According to Eugene Plotkin, the economic impact of both sanctions and policies predating the Ukraine conflict is pulling people’s attention away from the situation on the front lines. “For the typical American, Ukraine is halfway around the world. It is a country many cannot find on a map, a country most will never visit. When folks are living paycheck to paycheck and worried about food and gas, it can be difficult to focus on something that is so far removed from their everyday reality.”
Media Narratives in the West
“News is big business,” Plotkin says. “CNN is owned by AT&T. CBS News is owned by Paramount Global. NBC News is owned by Comcast. Fox News is owned by Fox Corporation. These are multi-billion dollar enterprises and, as western companies, they will of course place relatively greater value on the perspective of the US and EU governments.”
“The same holds true anywhere you go in the world,” Plotkin explains. “Large Russian media organizations will push the Russian government’s perspective. Indian media organizations will support the Indian government’s perspective. Chinese media organizations will drive the Chinese government’s perspective. It is to be expected.”
Over the first three months of the war, western media coverage of the Ukraine conflict was almost universally supportive of the Ukraine government and strongly critical of the Russian government. Stories highlighting the reported plight of Ukrainian civilians, the perceived victories of the Ukrainian military, and the alleged atrocities of the Russian army predominated.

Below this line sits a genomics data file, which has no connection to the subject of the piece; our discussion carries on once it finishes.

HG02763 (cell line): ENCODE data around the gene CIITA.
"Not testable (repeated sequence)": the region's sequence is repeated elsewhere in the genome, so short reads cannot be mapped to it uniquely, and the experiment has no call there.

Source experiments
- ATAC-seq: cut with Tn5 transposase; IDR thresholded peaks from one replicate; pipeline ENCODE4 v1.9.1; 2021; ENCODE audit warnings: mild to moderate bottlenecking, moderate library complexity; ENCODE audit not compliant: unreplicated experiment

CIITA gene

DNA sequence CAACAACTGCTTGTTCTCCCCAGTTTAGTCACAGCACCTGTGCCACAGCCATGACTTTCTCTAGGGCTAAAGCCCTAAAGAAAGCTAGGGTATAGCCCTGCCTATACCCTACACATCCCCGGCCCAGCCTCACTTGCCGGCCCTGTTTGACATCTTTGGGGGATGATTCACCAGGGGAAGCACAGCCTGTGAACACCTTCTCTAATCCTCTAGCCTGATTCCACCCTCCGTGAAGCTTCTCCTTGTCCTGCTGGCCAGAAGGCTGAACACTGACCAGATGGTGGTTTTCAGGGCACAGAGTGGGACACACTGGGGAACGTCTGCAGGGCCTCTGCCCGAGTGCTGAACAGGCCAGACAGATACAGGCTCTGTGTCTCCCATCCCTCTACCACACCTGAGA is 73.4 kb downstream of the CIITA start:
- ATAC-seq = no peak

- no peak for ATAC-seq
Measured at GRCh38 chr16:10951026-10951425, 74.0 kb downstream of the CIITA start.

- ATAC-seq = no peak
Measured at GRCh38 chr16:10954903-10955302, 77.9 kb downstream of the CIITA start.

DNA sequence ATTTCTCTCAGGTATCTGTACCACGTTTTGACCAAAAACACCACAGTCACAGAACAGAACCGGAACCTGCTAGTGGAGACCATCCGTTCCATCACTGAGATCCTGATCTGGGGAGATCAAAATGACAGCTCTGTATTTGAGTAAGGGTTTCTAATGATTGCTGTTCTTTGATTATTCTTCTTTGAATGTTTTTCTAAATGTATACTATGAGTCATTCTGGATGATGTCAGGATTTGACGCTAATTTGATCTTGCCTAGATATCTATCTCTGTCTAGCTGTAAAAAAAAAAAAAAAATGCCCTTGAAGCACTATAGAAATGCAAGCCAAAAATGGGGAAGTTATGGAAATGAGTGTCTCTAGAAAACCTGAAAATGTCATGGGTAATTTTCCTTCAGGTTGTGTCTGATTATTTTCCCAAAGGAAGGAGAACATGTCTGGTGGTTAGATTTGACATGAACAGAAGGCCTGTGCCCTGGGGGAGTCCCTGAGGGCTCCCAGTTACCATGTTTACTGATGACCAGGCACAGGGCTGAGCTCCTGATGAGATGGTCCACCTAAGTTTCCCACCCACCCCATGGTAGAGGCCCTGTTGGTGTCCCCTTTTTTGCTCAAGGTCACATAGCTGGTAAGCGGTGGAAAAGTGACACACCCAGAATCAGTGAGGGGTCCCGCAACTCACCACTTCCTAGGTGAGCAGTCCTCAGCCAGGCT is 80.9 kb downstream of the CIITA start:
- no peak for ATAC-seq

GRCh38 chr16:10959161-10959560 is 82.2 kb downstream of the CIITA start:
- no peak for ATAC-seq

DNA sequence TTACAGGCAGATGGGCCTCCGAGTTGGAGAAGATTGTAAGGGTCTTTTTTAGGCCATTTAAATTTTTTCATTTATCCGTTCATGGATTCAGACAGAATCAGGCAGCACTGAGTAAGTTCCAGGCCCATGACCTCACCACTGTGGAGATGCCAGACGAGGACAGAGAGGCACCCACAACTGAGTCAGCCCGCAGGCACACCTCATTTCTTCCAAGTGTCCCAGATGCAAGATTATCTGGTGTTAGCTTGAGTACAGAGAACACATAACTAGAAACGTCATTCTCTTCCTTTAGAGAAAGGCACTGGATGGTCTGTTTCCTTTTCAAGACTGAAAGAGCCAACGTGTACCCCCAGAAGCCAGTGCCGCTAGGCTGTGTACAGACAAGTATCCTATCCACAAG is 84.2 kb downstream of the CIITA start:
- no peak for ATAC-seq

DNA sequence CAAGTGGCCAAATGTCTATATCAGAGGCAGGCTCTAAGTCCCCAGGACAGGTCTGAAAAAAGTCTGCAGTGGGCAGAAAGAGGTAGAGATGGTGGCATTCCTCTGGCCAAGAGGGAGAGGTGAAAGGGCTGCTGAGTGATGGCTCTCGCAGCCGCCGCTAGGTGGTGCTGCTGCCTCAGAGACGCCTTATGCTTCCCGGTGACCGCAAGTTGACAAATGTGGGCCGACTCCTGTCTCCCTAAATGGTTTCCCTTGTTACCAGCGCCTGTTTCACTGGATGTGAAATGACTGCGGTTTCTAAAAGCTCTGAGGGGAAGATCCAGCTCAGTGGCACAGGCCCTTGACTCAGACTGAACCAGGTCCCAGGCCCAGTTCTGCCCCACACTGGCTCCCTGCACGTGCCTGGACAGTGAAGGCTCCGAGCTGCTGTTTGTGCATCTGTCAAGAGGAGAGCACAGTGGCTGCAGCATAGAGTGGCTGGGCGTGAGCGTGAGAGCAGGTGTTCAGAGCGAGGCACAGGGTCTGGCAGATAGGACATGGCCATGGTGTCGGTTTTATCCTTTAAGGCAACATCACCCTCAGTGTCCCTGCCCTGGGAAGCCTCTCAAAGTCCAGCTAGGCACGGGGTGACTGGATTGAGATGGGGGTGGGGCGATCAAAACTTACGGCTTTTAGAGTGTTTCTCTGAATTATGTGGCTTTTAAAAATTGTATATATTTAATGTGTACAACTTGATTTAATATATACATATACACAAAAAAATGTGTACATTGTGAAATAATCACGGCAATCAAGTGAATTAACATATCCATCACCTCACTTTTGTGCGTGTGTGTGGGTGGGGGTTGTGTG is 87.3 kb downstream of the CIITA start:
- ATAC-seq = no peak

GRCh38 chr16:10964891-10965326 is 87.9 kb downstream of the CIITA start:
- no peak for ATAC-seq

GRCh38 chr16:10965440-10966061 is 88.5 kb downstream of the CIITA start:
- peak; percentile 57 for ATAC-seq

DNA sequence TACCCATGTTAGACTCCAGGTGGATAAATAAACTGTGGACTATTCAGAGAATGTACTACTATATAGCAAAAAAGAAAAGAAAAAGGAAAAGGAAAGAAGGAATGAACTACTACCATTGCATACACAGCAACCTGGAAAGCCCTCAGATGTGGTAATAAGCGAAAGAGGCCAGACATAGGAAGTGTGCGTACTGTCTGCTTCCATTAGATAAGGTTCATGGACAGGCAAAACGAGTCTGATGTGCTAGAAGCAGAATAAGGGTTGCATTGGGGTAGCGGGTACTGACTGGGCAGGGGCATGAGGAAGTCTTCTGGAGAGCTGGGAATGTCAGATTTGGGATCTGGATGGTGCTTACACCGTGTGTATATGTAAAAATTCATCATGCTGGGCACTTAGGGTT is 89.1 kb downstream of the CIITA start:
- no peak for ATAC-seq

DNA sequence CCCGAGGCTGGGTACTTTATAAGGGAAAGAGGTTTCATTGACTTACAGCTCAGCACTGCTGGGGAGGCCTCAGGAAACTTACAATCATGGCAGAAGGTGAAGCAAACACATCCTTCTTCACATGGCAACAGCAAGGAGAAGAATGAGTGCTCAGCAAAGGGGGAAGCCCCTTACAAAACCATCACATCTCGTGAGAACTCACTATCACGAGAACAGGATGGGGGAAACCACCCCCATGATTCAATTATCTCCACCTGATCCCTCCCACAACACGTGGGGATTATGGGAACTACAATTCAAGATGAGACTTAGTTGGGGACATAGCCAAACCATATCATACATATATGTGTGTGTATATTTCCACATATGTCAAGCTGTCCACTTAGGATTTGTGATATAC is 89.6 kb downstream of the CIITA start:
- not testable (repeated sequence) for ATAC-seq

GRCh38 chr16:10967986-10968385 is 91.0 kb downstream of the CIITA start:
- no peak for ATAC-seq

“The western media narrative was that the Ukrainians were good and the Russians were bad,” Plotkin says. “Reporters tended to focus on stories that supported that narrative and ignore stories that ran counter to that narrative.”
Finding a Balanced Perspective
What can a person living thousands of miles away from Ukraine do to find out the truth of what is really happening and how government decisions may be affecting their own economic livelihood? How can Americans and Europeans develop objective and informed opinions in a world of shifting narratives?
“There is no such thing as perfect information,” Plotkin says. “Even intelligence agencies do not have the whole picture. That is why they never stop gathering information. However, the internet has fundamentally altered the average person’s ability to access up-to-the-minute news. Information from around the globe is now just a click away.”
“Of course, the problem is figuring out which sources of information can be trusted,” Plotkin explains. “In my experience, there is no infallible source of information. Even the most ethical reporter can be wrong. That is why in my own research I try to find multiple different perspectives, not only from a range of outlets, but also from a range of countries and cultures.”
“In addition to US and European mainstream media outlets, there are English language sources in places like Asia, Eastern Europe, and the Middle East where the media will often present a significantly different perspective,” Plotkin says. “All of those sources are online. In addition, there are alternative media sources in the US and Europe that pride themselves on providing a different perspective to the mainstream media.”
Eugene Plotkin’s parting message is that complex issues tend to have more nuance than a single story or perspective can possibly address. His advice is to be unafraid to seek out alternative viewpoints, even viewpoints with which a person may not agree, as informational openness is a cornerstone of a healthy democracy.
Eugene Plotkin is a seasoned financial professional and CEO. He believes that fintech has the power to transform personal finance on a broad scale. After years of investment banking, Plotkin has committed to his passion for fintech through his startup TechWallet, which was created to make financial literacy available to all.